Unraveling the tangled threads of a stealthy disease
Posted February 13 – Article by Lee Sherman
Several potential new weapons are under the microscope at Oregon State University.
Biomedical researchers at OSU College of Pharmacy are investigating the curative powers of a rare marine organism discovered on a Panamanian reef by natural-products chemist Kerry McPhail in 2008. After McPhail’s discovery, Jane Ishmael teamed up with the university’s natural products team and found that “coibamide A” induces death in human glioblastoma cells.
Another team in the College of Pharmacy is working with Portland’s Oregon Health & Science University and Knight Cancer Institute on targeting tumors intravenously via nano particles loaded with drugs. The team of Oleh Taratula, Adam Alani, Gaurav Sahay, and Conroy Sun has the mission to develop nanotechnologies for delivering anticancer drugs directly to a tumor, thus avoiding chemotherapy’s indiscriminate, whole-body barrage of chemicals. Learn more about this “active targeting” from a previous article here.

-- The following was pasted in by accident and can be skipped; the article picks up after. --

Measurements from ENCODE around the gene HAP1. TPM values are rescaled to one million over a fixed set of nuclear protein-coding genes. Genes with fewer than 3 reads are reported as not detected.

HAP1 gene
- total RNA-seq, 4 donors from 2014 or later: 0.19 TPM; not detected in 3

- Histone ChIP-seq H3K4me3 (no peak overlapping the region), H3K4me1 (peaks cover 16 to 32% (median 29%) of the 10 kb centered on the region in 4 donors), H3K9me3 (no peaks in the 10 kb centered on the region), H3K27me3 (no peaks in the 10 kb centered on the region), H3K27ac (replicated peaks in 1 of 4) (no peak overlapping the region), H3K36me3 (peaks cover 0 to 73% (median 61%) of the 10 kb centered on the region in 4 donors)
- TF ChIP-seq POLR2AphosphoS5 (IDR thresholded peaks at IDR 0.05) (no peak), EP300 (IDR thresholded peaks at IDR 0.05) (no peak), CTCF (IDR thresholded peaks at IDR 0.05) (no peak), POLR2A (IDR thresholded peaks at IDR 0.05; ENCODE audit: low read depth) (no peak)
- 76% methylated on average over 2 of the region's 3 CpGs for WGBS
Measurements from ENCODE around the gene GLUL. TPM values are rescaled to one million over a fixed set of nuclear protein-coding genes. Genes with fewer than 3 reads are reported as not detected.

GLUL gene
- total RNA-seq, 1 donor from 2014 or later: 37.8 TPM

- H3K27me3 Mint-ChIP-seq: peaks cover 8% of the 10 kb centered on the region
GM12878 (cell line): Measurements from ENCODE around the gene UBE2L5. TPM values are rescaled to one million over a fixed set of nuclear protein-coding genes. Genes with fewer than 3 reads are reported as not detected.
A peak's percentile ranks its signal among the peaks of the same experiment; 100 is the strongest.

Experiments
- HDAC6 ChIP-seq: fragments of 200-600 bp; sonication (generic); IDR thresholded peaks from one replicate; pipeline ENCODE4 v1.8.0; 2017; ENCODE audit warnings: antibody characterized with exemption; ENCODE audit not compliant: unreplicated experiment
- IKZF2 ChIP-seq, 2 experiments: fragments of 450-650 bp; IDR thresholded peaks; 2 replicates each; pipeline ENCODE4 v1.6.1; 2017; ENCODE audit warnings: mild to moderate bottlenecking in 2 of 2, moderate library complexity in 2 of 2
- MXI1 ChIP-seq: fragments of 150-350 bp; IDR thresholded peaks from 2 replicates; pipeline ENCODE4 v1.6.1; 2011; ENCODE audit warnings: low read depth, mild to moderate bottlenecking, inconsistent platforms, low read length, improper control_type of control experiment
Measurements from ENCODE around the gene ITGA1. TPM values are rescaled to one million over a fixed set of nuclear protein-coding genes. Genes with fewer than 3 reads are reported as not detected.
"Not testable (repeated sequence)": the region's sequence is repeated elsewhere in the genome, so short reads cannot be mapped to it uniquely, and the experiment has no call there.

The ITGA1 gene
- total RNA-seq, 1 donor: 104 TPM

Still, Dr. Christine Löhr of the College of Veterinary Medicine, with the help of her colleague Dr. Shay Bracha, a veterinary oncologist, are part of a multidisciplinary team looking for “biomarkers” in airborne vapors from the lungs that indicate disease. Their goal is to design a simple screening tool for use in the field or the clinic. “He calls it ‘point-of-care’ diagnostics. ‘For us as clinicians,’ he says, ‘it will be extremely helpful to have something we can do quickly, cheaply and reliably without expensive instrumentation.'”
In all, 60 scientists and social scientists at OSU are investigating some aspect of cancer.
Read the rest of the article here!